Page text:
The fight against gentrification needs innovators

Just two weeks after the Oakland Ghost Ship fire, evictions have begun across the U.S. in response. The ramifications of the fire, which took the lives of 36, are only beginning — and will fuel one of the biggest challenges facing cities across the country: gentrification.

People displaced as cities crack down on nontraditional housing will include not only artists but other low-income people who can’t afford more formal housing in cities with skyrocketing rents.

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This week’s evictions are motivated by fear of liability, but they also pave the way for further gentrification and displacement. If it’s unsafe to house artists, why not sell your warehouse to a developer for restaurants and boutiques? If we want to preserve the cultural fabric of communities like Oakland, we have to act fast to create policies that better assess which developments will make our neighborhoods better, and which won’t.

In Oakland, zoning and development policies have led to rapid, extreme gentrification. Artists are often the leading edge: seeking reasonable rents and happy to repurpose storefronts and industrial spaces for living and working, they draw new businesses into low-income neighborhoods, often communities of color. 

Coffee bars and pop-up galleries lead, issuing an implicit invitation. In the Bay Area, the invitation has been eagerly accepted by high-paid tech workers, condo developers, and others. Willing to pay exorbitant rents, they quickly displace existing residents and their cultural fabric, meeting-places, historic sites, and convivial habits.

Many people are now talking about special provisions to keep artists housed in the wake of the Ghost Ship fire: rent subsidies, dedicated studio space, etc. Artists add life and color. Through their music, dance, and public art, artists create sites of public memory and gathering-places that strengthen social fabric, making people proud to feel part of a community.

But artists are not a special case.

Artists don’t create culture alone -- walk through Oakland’s Chinatown or Fruitvale neighborhoods to see food, community, and art reflecting the community’s distinct character. That character is what gives our cities heart -- what makes them great.

The antidote can’t be special pleading for artists. We need universal solutions to protect culture in our cities and beyond. That’s why a national alliance of artists, activists, and allies is calling for a policy every community should adopt: a Cultural Impact Study. The idea is part of the newly released Standing for Cultural Democracy: The U.S. Department of Arts and Culture’s Policy and Action Platform.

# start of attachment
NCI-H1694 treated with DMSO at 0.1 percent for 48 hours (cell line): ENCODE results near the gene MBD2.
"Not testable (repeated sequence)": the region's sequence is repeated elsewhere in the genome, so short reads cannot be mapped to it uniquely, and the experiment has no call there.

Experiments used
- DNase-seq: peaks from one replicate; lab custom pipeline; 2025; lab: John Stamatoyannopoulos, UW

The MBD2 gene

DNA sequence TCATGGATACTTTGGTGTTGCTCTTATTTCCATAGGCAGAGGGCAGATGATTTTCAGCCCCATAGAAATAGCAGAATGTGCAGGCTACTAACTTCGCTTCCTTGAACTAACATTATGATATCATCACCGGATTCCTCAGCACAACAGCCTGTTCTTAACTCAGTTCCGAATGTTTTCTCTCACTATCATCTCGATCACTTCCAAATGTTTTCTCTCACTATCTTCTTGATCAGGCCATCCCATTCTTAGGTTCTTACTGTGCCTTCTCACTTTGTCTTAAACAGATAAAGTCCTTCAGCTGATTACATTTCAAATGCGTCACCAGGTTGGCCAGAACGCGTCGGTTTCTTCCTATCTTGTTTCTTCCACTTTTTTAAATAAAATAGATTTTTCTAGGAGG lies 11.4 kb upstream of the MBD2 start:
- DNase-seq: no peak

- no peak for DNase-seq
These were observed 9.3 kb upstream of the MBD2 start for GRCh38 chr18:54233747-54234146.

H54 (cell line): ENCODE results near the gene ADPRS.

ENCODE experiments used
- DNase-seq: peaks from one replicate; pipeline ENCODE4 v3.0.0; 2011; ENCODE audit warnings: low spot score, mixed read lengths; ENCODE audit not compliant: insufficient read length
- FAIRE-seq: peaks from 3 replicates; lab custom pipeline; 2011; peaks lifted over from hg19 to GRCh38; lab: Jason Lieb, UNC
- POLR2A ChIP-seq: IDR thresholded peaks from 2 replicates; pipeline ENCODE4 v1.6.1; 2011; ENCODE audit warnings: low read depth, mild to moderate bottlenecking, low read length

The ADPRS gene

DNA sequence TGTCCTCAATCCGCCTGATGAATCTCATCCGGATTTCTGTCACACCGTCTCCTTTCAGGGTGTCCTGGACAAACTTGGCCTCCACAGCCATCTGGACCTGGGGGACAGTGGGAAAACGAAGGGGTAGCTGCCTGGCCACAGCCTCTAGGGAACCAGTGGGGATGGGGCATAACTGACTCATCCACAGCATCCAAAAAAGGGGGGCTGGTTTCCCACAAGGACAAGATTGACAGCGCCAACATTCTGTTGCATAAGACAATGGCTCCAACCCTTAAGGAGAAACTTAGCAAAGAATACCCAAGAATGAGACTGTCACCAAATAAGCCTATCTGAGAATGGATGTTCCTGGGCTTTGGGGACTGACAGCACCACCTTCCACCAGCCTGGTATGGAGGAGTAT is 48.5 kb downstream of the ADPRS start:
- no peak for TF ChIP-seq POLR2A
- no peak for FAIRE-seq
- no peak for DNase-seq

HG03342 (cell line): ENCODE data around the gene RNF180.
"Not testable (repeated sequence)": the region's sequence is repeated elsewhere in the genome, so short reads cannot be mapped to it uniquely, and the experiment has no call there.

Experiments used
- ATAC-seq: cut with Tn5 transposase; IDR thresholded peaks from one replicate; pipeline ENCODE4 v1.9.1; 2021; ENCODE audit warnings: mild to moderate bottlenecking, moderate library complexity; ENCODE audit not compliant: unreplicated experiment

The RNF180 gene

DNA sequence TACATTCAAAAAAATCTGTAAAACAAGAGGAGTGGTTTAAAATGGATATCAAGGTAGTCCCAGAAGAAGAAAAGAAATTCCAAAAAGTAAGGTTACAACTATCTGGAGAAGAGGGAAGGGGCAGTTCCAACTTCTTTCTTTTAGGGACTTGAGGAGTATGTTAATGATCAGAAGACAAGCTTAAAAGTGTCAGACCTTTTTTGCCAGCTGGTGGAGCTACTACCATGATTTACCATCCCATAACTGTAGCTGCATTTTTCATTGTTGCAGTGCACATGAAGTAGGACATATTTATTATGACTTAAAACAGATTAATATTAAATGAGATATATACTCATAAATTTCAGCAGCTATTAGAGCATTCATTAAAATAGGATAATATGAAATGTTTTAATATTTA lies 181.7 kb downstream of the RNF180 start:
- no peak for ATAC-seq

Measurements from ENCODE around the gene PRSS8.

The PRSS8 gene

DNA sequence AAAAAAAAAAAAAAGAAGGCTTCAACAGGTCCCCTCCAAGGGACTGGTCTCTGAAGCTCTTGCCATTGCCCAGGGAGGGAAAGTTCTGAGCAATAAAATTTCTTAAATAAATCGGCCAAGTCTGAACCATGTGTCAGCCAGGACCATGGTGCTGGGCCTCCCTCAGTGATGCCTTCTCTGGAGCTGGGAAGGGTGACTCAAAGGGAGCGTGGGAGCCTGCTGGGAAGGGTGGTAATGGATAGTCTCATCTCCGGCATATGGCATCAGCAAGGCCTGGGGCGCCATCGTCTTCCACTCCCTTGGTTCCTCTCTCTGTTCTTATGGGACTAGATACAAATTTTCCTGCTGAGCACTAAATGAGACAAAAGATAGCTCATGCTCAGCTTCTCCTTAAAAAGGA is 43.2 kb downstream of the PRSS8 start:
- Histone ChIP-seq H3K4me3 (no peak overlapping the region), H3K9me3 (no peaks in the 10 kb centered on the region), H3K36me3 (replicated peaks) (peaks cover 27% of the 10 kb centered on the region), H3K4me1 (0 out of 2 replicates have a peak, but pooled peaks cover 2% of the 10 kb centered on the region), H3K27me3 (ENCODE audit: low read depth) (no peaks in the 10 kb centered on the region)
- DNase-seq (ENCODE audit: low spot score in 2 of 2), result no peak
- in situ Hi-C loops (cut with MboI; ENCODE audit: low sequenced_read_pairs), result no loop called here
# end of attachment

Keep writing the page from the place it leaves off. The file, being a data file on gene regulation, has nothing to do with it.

Environmental impact studies are required before developers tear down a neighborhood to build a new sports stadium or freeway, but human communities have no standing in law or policy. Municipalities that conduct Cultural Impact Studies will assess the potential negative impacts of decisions to redevelop or rezone, giving value to the social fabric artists, people of color, immigrants, and other communities have woven, and mitigating the potential harm of proposed changes.

How to assess impact on cultural fabric? Think of the sense of belonging, meeting-places, and cultural expressions that create neighborhood flavor. Shouldn’t existing residents have some right to remain in neighborhoods they’ve built, and benefit from improvements built on years of cultural investment in their own streets, parks, and homes? Given that culture breathes life into our neighborhoods, making them memorable, there should be a process to assess that value before we tear it apart.

If policymakers had to live under the conditions they prescribe for others, policies enabling displacement would never be adopted. Look around the country: important decisions relating to the public good—rezoning, the authority to destroy a neighborhood to build new condos or a freeway in its place —almost never impinge on prosperous and largely white neighborhoods.

So we have to ask ourselves: what do we want for our cities? Do we want them to be full of art and music and unique neighborhoods -- or do we want to allow the highest bidder to dominate every nook and cranny? Current policies are sending us full-throttle into communities shaped by the highest bidder. The cost is losing the heart and soul that make our cities great.

The way to honor the victims of the Oakland fire is to acknowledge the issues raised by this tragedy, not just for artists, but for all of us. The tribute they deserve is that we gather strength to work together for vibrant, affordable, and welcoming communities. Adopting the right policies--including cultural impact statements--is a necessary first step.  

Arlene Goldbard is the chief policy wonk and Adam Horowitz is the chief instigator at the US Department of Arts and Culture. The U.S. DAC is a people-powered department and a grassroots action network inciting creativity and social imagination to shape a culture of empathy, equity, and belonging.


The views expressed by Contributors are their own and are not the views of The Hill.